After receiving the writ of assistance, Commerce gave it to the Cook County Sheriff's Department without informing the Scotts of the writ's existence. Id. PP 22-23. On October 11, 1988, Commerce and/or Diamond arrived at the property with Deputy Sheriff Branch and other employees of the Sheriff's Department. Id. 27. Scott informed defendants that he had not been served with any written notice of a court proceeding affecting his tenancy. Id. P 28. Commerce and/or Diamond then directed Deputy Sheriff Branch to immediately and forcibly evict the Scotts and their belongings from the property pursuant to the writ of assistance. Id. P 29. Many of the Scotts' personal belongings were damaged or lost when the sheriff's agents deposited their personal property in the street. Id. PP 29, 31. The Scotts claim that defendants' forcible eviction deprived them of their property without due process of law.


 Generally, the federal system of notice pleading does not favor dismissal for failure to state a claim. Gray v. Dane County, 854 F.2d 179, 182 (7th Cir. 1988). In determining the sufficiency of the complaint, the court must construe pleadings liberally; vagueness or lack of detail are insufficient grounds for dismissal. Fed.R.Civ.P. 8; Strauss v. City of Chicago, 760 F.2d 765, 767 (7th Cir. 1985). However, the court need not ignore facts set forth in the complaint that undermine the plaintiffs' claim, nor is the court required to accept the plaintiffs' legal conclusions. American Nurses' Ass'n v. Illinois, 783 F.2d 716, 724 (7th Cir. 1986). Dismissal is proper if it appears beyond doubt that plaintiffs can prove no set of facts in support of their claim that would entitle them to the relief requested. Illinois Health Care Ass'n v. Illinois Dep't of Public Health, 879 F.2d 286, 288 (7th Cir. 1989), citing Conley v. Gibson, 355 U.S. 41, 45-46, 2 L. Ed. 2d 80, 78 S. Ct. 99 (1957). The defendant bears the burden of establishing the legal insufficiency of the complaint. Yeksigian v. Nappi, 900 F.2d 101, 104-05 (7th Cir. 1990).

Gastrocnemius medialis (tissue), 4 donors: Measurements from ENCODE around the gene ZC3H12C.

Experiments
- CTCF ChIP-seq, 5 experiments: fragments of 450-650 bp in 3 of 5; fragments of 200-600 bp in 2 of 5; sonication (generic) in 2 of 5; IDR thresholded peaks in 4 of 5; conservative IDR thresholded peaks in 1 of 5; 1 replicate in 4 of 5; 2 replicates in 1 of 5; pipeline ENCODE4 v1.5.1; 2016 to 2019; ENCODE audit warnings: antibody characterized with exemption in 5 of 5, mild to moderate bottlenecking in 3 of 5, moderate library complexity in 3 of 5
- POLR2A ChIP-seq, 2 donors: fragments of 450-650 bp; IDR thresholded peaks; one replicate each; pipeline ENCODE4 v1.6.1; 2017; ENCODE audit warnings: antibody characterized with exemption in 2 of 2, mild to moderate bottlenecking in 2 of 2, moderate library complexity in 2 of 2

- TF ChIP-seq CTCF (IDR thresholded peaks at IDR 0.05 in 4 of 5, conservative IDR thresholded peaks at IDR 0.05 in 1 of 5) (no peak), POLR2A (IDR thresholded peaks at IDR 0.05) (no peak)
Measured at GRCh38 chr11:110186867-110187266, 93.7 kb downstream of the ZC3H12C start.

I. Sheriff O'Grady and Deputy Sheriff Branch's Motion to Dismiss

 Sheriff O'Grady and Deputy Sheriff Branch assert several grounds for dismissal under Fed.R.Civ.P. 12(b)(6). The court addresses each theory separately.

 A. Immunity

 O'Grady and Branch contend that they are immune from the Scotts' civil rights action for damages under the doctrine of public official immunity. O'Grady and Branch argue that they are entitled to quasi-judicial absolute immunity or, in the alternative, qualified immunity. However, the immunity defenses asserted by O'Grady and Branch apply only to government officials sued in their personal or individual capacities. Henry v. Farmer City State Bank, 808 F.2d 1228, 1237-38 (7th Cir. 1986). The complaint clearly alleges that O'Grady and Branch are sued in their official capacities as government officials. Complaint paras. 4-5. Because official capacity suits are treated as suits against the governmental entity, "any damage award may be satisfied by looking only to the entity itself, not the official, and the official may not assert any personal immunity defenses." ...